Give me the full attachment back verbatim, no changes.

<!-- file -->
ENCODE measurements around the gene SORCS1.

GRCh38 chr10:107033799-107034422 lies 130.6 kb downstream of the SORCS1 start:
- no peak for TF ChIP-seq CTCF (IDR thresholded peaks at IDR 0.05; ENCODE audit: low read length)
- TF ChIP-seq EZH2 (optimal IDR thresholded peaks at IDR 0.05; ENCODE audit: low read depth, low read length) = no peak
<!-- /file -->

ENCODE measurements around the gene SORCS1.

GRCh38 chr10:107033799-107034422 lies 130.6 kb downstream of the SORCS1 start:
- no peak for TF ChIP-seq CTCF (IDR thresholded peaks at IDR 0.05; ENCODE audit: low read length)
- TF ChIP-seq EZH2 (optimal IDR thresholded peaks at IDR 0.05; ENCODE audit: low read depth, low read length) = no peak